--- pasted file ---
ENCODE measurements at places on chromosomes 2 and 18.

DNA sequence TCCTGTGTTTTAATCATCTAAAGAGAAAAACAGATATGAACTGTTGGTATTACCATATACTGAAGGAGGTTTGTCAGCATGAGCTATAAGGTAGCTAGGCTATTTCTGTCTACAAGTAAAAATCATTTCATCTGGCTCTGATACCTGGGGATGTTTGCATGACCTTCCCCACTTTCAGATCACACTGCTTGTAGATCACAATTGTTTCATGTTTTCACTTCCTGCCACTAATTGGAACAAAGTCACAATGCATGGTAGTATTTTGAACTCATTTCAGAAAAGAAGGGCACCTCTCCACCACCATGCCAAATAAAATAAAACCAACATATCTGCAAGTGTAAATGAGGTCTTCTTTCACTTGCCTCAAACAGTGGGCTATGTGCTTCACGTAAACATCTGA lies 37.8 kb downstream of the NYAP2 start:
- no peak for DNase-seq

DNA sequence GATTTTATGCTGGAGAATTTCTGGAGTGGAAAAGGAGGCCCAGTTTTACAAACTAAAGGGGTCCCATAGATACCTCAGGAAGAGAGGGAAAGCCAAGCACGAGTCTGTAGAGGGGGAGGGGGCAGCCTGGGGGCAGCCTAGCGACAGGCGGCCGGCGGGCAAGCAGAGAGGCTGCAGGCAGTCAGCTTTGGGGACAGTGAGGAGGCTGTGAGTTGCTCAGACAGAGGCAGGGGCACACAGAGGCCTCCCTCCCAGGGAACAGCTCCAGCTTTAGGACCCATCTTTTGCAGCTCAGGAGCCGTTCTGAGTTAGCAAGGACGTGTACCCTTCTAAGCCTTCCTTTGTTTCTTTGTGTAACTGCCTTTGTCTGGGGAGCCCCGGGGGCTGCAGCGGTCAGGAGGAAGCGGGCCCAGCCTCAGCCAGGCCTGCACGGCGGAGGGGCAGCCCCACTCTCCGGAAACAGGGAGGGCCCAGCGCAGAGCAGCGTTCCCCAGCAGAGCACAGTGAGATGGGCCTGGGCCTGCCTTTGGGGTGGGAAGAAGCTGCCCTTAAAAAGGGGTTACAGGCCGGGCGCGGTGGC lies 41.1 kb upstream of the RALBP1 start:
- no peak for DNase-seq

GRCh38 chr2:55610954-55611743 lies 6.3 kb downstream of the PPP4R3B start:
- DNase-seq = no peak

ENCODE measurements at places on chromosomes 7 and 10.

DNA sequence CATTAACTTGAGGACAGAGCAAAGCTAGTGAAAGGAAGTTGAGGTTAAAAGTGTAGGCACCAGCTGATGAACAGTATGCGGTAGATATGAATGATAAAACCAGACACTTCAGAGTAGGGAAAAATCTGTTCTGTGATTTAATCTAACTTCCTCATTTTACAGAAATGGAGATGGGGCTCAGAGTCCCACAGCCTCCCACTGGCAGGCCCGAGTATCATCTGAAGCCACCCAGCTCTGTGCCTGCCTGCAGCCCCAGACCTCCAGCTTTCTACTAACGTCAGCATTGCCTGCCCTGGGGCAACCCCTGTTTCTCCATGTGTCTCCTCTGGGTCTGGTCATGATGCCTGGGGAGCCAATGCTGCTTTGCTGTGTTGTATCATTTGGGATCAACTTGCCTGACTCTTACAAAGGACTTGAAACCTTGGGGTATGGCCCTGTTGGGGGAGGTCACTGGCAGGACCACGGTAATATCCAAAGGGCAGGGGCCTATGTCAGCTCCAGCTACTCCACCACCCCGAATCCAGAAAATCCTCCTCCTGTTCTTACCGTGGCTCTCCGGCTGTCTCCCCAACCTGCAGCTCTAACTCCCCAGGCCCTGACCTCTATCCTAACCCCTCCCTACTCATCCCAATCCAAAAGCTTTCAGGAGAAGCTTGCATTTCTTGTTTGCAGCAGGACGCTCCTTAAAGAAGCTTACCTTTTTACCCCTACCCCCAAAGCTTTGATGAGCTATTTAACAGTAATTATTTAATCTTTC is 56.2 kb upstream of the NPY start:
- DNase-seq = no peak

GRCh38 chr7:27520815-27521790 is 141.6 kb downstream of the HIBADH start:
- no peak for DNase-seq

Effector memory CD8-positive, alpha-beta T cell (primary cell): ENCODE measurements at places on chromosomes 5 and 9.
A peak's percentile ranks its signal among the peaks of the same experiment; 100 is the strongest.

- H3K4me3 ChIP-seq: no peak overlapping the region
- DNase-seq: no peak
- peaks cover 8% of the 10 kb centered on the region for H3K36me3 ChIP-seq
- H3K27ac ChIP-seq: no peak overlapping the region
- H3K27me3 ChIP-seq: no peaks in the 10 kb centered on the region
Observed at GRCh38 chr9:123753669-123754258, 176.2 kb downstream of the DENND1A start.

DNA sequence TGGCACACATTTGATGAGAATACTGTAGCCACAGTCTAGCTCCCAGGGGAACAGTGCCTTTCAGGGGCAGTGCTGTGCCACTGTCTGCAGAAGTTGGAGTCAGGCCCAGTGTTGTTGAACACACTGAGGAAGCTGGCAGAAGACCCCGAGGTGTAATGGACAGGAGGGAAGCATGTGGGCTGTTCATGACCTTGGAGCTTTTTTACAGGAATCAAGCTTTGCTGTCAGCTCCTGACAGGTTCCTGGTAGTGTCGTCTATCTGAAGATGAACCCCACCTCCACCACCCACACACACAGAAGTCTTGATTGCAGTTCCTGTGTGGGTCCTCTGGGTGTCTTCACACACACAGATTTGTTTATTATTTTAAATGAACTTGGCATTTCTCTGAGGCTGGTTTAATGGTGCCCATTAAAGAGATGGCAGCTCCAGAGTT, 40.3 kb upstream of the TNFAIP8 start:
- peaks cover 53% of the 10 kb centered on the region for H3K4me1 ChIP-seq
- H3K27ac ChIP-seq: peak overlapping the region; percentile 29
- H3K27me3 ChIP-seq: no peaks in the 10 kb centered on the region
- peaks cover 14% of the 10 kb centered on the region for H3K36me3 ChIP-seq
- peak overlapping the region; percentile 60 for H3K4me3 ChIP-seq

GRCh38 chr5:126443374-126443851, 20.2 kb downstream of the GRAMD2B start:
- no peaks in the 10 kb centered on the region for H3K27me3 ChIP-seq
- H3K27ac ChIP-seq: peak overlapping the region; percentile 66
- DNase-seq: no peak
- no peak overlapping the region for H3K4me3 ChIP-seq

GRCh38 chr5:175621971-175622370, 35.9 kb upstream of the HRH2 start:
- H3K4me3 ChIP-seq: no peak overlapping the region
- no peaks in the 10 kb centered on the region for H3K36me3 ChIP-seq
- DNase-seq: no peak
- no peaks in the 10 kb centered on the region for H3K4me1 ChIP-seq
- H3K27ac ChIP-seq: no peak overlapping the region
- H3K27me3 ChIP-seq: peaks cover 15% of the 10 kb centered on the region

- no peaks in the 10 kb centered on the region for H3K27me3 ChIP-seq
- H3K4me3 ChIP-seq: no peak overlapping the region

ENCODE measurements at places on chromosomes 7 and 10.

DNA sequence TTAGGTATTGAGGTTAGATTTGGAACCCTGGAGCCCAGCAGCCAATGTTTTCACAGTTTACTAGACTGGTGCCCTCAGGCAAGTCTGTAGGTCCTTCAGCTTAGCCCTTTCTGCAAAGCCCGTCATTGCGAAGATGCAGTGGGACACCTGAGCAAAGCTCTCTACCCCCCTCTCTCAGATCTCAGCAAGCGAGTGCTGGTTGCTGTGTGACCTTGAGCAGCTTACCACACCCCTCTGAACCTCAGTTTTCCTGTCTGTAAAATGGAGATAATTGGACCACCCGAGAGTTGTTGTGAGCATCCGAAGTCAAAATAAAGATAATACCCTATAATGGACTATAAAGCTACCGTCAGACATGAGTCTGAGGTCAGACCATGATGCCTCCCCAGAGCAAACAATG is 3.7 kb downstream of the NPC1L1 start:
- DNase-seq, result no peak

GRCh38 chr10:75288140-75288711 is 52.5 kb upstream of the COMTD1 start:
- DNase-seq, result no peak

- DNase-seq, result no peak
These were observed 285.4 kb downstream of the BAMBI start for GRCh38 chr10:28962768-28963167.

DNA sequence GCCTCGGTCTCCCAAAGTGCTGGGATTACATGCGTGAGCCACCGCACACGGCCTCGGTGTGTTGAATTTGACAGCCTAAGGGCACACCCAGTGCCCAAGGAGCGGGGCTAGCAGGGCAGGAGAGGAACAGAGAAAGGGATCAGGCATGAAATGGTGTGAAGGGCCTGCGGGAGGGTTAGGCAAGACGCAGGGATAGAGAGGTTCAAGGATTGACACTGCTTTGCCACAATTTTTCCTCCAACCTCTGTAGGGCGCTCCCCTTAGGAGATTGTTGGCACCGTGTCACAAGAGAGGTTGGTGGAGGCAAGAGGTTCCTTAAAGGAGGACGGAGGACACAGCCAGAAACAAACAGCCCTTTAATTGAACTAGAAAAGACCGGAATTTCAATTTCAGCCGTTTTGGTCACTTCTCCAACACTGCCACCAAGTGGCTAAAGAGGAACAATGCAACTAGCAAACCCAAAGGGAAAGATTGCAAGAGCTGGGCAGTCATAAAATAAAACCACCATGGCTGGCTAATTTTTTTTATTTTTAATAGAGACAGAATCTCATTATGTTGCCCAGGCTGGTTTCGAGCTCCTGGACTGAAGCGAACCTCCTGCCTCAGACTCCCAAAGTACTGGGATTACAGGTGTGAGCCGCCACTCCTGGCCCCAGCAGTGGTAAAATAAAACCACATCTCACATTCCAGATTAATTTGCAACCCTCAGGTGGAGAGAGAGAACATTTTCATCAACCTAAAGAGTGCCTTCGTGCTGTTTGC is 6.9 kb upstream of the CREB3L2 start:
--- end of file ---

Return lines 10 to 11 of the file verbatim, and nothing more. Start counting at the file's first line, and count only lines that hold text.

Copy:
- DNase-seq = no peak

GRCh38 chr7:27520815-27521790 is 141.6 kb downstream of the HIBADH start: